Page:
When it came time to cast Iago in "Othello" a long time later, Welles reached out to his buddy, who said that Welles was too old and too fat. To which Welles replied, in essence, that aren’t we all.
In his script, Welles decided to write Iago as someone whose deeply buried shame stemmed from his impotence, his inability to partake of something that denotes some kind of a close connection. Coleridge would write that Iago was a character of “motiveless malignity,” but that always seemed off to me, especially in this landmark treatment of the character.
You can do something terrible for a reason that does not have to have any resonance beyond whatever purpose it serves in helping you look away from one of your own shortcomings. In Gotcha Culture, we so often bay at the moon, like dogs with snot and drool running down our faces, for people to lose their job. Do you notice how often we call for people’s jobs now? Roar! The mailman fumbled a package, he must lose his job, roar!
MacLiammoir’s Iago is an early Bardic dry run for Gotcha Culture, via Welles’ monitory genius. His motives have nothing to do with anything save wallpapering over, briefly, his own self-loathing, his feeling that he is missing out on something great. That is always the fear of the insecure person: that everyone else experiences this thing they do not, that they alone don’t have it. The reality is, of course, that hardly anyone has it, some just bluff it better than others, like Welles’ Othello does in his relationship with Desdemona, before Iago helps undo that relationship, mostly by helping Othello become Othello’s own worst enemy.
Othello himself is culpable in this, because he’s incapable of taking a step back, as Welles himself could, and doing that bit we talked about where you parse through the human nature and human foibles of a given situation. He is going down — in a heap, as they say.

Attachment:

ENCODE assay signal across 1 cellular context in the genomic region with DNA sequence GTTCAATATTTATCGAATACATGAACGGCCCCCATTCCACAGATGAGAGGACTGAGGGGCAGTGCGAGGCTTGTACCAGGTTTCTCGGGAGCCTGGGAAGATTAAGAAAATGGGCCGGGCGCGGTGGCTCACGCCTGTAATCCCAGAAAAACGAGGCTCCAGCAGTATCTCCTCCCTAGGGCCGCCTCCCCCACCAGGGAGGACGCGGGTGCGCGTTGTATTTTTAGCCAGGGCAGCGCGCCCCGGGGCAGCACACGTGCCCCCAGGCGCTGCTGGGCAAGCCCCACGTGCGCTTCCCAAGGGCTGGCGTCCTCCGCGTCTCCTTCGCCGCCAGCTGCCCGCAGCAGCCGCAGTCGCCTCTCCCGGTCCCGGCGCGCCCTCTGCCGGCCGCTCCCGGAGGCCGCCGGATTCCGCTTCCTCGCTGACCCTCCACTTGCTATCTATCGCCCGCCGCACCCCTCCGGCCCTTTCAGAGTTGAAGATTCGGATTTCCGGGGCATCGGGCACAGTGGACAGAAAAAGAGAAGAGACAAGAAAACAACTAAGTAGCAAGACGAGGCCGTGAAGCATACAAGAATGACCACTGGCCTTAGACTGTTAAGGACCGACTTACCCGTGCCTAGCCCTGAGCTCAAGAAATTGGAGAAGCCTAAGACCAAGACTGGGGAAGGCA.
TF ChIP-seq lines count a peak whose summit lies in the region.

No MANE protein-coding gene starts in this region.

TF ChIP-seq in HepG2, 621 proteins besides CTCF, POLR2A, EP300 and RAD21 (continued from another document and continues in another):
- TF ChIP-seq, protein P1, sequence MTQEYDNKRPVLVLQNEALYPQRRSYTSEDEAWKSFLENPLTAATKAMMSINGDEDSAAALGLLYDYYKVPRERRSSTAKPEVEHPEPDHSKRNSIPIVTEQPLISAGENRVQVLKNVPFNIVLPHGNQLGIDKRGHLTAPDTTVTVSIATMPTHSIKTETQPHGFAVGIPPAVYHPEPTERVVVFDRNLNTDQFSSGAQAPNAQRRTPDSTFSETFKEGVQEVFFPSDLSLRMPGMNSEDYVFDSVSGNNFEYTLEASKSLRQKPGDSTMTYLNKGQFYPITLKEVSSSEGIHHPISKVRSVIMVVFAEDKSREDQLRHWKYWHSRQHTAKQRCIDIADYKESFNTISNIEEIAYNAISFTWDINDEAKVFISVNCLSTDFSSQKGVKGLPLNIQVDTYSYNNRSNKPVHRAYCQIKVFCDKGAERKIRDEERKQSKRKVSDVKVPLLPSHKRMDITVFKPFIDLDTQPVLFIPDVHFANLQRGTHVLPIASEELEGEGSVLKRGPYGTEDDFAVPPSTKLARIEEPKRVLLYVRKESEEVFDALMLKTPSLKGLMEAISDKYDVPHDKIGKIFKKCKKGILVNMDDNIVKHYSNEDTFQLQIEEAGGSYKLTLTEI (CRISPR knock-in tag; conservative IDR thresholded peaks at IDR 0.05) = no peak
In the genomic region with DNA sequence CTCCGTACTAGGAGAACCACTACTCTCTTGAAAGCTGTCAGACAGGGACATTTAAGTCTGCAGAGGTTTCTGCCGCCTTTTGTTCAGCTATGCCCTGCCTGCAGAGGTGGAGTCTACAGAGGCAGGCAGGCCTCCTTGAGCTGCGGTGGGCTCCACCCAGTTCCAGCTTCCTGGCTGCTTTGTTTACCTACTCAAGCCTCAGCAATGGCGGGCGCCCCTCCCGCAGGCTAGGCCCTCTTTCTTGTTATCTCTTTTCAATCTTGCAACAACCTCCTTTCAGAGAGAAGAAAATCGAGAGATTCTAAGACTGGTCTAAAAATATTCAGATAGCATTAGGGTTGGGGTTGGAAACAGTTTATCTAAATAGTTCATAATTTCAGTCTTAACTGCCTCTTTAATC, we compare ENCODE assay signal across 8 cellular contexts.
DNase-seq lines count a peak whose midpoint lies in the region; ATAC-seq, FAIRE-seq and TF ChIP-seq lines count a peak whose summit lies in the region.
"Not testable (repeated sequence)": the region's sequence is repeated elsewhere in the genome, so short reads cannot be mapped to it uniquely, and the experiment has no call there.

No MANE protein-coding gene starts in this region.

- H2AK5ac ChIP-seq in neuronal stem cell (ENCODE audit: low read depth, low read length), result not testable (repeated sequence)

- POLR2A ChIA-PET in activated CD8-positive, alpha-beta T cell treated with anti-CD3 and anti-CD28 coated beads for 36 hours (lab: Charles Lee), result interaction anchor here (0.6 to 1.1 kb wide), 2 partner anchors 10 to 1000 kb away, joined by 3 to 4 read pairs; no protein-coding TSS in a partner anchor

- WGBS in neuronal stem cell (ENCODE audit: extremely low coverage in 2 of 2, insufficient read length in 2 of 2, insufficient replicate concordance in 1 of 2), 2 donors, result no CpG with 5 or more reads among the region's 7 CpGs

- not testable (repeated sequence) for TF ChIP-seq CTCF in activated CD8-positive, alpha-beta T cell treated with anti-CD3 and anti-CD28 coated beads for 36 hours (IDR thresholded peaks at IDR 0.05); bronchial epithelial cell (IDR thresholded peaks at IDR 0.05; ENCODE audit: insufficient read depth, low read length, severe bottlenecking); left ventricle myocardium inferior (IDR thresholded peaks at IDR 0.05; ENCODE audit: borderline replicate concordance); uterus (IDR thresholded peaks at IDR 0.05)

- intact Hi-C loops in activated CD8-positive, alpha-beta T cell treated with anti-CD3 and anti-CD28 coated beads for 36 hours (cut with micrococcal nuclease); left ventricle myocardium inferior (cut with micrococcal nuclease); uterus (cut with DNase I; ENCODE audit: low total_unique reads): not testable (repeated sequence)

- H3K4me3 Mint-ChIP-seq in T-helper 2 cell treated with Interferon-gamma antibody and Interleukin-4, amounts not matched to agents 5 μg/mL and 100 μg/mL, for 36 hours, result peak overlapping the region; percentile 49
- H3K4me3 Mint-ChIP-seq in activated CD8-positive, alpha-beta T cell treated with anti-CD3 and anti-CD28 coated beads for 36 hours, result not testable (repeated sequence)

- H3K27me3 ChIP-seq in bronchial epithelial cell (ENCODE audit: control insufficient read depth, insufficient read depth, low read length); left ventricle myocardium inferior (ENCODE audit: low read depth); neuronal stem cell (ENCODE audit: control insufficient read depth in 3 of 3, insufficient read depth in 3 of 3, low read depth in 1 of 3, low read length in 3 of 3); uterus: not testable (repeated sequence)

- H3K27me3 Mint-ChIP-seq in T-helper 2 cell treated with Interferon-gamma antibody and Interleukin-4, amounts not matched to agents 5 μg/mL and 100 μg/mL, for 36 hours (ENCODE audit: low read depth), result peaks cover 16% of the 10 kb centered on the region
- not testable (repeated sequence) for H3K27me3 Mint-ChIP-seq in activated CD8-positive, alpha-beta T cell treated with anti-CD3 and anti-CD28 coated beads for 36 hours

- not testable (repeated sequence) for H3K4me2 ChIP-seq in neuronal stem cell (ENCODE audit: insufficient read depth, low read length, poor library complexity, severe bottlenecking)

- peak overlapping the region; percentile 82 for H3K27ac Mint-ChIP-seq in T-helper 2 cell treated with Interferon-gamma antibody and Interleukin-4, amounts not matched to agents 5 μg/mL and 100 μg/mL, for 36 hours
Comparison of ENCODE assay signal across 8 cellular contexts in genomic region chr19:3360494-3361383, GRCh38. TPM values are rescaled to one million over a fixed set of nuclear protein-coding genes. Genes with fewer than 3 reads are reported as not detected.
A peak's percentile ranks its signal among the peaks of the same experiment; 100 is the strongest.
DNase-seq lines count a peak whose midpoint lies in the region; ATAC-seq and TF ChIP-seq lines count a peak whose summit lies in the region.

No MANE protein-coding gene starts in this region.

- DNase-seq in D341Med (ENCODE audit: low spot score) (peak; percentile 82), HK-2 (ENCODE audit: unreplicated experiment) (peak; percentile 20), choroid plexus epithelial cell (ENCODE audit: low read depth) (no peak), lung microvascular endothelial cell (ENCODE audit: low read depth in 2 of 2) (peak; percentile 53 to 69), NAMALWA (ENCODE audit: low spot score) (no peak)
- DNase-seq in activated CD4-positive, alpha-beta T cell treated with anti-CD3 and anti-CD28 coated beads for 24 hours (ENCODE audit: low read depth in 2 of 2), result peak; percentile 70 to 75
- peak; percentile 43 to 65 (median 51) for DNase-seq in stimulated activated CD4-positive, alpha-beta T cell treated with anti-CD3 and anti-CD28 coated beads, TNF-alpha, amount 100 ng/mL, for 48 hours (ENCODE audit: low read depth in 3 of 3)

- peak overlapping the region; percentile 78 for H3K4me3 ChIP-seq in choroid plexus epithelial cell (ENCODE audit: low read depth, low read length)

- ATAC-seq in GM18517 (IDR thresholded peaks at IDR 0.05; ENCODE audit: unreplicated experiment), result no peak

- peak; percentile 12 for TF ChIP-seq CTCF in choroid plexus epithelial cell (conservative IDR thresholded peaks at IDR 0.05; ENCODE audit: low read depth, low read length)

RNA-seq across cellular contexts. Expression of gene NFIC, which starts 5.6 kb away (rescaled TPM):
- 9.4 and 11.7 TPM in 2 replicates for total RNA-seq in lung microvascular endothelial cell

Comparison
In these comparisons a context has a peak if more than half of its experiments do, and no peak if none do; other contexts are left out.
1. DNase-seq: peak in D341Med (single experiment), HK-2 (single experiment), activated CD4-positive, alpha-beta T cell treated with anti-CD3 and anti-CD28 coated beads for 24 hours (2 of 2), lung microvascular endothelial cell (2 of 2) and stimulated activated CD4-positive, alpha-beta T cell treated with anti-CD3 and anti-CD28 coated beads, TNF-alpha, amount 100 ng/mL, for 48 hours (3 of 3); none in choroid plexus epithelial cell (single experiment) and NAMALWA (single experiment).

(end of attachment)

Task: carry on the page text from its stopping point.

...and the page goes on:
The film, as you can plainly see in this now-and-forever definitive version (actually, you get two cuts differing by two minutes in run time) has elements of German Expressionism, with hard, arresting angles, perspectives that seem to come from around corners, from lying flat on the ground, or from vertiginous perches.
German Expressionism often makes a film feel dreamy, like it is happening in your head space. Time itself feels dislocated in Welles’ "Othello," as if leaving the costumes aside, we could be in any time period. As I sat through the film most recently, I half expected someone, between plotting, carping, rejoicing in someone else’s problems, to look at that upturned palm in front of them, elevated as they were orating, and stop to check a mobile device stuck there.
As for Iago and his impotence: There are all kinds of ways in life, you find, not to be able to get it up. All kinds of occasions we feel we ought to rise to, that we do not. Often, the swords come out, because while we have no problem, it seems, letting others down, that idea of facing ourselves when we’ve done so is the kind of entreaty that MacLiammoir’s Iago hated above all, as many people do now, too. Pity they don’t make pills for that.